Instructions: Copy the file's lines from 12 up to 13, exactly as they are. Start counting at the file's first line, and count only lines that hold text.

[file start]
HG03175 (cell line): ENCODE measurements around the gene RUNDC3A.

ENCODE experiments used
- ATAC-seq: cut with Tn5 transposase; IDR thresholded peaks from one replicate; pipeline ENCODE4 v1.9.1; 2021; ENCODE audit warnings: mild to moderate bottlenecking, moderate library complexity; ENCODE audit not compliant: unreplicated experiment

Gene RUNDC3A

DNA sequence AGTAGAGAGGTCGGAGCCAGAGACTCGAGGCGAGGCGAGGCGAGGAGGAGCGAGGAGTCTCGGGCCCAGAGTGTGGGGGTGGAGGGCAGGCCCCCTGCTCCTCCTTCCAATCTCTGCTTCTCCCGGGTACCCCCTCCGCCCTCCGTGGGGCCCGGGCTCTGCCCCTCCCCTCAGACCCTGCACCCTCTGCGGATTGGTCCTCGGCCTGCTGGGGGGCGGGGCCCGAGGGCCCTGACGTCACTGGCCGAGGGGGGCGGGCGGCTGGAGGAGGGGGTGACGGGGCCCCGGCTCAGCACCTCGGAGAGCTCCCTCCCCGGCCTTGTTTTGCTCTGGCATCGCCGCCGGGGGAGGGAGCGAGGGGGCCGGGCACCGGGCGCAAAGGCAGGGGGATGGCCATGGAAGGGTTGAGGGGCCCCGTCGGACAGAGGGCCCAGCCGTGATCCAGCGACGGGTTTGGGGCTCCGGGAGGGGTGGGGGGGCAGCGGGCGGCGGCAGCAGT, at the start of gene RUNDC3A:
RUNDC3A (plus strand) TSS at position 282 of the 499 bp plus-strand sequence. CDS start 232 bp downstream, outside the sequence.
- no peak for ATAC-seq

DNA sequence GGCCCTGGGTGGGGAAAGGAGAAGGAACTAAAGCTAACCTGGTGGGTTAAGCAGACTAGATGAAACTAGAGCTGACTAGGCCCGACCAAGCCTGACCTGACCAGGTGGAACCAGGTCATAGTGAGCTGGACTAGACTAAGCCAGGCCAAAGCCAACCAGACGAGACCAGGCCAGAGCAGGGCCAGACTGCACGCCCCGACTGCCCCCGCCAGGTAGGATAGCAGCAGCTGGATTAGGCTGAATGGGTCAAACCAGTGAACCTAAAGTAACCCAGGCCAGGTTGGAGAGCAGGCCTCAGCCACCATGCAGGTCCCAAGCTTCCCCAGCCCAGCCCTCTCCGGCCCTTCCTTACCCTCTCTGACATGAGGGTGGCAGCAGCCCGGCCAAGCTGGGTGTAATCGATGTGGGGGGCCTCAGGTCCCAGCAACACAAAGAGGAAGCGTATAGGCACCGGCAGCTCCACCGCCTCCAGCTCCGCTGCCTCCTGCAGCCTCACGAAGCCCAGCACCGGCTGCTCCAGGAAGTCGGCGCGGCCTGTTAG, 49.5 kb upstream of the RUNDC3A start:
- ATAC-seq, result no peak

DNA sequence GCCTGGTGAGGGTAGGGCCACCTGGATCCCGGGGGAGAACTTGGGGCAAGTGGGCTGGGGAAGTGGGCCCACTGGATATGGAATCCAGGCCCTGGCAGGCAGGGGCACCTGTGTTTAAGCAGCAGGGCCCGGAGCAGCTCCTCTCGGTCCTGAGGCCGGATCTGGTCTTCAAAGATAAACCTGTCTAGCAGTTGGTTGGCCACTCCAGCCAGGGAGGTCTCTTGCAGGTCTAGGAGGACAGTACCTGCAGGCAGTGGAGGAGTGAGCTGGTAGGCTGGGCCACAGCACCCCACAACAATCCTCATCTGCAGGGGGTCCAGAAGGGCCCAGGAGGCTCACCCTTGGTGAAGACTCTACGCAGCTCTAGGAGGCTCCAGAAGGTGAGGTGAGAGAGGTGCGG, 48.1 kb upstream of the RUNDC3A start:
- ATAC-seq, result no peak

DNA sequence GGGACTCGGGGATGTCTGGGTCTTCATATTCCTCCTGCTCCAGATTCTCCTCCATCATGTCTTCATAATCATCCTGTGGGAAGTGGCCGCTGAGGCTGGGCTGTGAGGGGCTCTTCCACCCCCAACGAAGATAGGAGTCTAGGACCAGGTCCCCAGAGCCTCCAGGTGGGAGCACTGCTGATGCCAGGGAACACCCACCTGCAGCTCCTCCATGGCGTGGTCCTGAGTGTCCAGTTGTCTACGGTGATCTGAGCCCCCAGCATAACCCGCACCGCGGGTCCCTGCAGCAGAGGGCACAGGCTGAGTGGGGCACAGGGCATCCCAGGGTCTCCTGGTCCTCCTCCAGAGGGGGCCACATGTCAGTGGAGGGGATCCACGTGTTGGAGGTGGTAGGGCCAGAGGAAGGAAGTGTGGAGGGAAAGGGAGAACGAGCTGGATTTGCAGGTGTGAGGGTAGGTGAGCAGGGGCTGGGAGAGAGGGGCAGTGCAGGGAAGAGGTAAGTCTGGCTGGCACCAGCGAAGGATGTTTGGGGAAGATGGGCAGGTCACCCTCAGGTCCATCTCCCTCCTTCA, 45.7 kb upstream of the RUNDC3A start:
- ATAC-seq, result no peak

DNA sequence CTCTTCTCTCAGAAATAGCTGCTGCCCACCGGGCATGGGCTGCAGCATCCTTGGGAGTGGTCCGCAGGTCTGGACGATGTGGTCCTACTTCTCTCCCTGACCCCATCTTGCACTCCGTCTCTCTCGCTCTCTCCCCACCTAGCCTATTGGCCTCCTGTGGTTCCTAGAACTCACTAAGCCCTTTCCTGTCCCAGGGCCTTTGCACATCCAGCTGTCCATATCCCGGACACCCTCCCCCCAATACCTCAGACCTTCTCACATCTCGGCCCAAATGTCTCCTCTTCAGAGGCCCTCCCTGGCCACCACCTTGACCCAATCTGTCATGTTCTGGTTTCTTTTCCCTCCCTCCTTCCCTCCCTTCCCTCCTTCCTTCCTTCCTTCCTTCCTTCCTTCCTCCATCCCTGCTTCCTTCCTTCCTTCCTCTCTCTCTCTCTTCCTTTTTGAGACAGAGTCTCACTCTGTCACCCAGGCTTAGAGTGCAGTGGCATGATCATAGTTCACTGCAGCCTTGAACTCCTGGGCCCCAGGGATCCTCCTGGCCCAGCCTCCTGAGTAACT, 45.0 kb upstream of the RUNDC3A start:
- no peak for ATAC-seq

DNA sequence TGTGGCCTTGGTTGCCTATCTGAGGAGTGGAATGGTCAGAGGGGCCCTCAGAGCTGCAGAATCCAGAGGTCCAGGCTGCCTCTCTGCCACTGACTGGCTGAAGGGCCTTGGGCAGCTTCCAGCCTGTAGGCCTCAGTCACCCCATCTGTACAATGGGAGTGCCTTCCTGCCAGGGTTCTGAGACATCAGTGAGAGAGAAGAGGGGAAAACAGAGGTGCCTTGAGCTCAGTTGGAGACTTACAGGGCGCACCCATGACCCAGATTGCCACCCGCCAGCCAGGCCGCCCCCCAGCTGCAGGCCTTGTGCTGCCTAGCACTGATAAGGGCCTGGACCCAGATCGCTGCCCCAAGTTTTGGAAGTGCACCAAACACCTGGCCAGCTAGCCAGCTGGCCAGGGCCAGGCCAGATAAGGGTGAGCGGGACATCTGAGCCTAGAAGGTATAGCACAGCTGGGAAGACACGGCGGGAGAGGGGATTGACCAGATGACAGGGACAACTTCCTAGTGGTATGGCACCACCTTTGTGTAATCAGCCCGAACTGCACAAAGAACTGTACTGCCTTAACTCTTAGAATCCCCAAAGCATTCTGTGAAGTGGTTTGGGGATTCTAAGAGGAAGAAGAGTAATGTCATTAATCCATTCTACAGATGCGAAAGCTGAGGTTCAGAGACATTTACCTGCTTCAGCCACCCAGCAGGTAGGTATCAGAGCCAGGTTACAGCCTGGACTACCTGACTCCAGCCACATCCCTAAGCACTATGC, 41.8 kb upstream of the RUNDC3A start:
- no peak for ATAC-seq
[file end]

DNA sequence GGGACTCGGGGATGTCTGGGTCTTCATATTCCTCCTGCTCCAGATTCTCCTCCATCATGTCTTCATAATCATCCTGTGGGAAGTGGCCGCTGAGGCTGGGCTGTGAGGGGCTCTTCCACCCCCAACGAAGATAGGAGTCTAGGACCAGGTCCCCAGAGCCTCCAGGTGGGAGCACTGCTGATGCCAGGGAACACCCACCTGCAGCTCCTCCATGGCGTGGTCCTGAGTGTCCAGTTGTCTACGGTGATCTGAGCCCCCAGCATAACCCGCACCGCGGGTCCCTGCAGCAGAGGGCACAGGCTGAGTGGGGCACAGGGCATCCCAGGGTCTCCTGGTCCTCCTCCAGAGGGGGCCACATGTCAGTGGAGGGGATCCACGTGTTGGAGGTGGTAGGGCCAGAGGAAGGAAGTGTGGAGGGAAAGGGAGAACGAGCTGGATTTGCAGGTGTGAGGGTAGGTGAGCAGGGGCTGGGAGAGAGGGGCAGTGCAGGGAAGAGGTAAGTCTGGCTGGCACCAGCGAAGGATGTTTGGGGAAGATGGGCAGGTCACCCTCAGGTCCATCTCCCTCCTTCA, 45.7 kb upstream of the RUNDC3A start:
- ATAC-seq, result no peak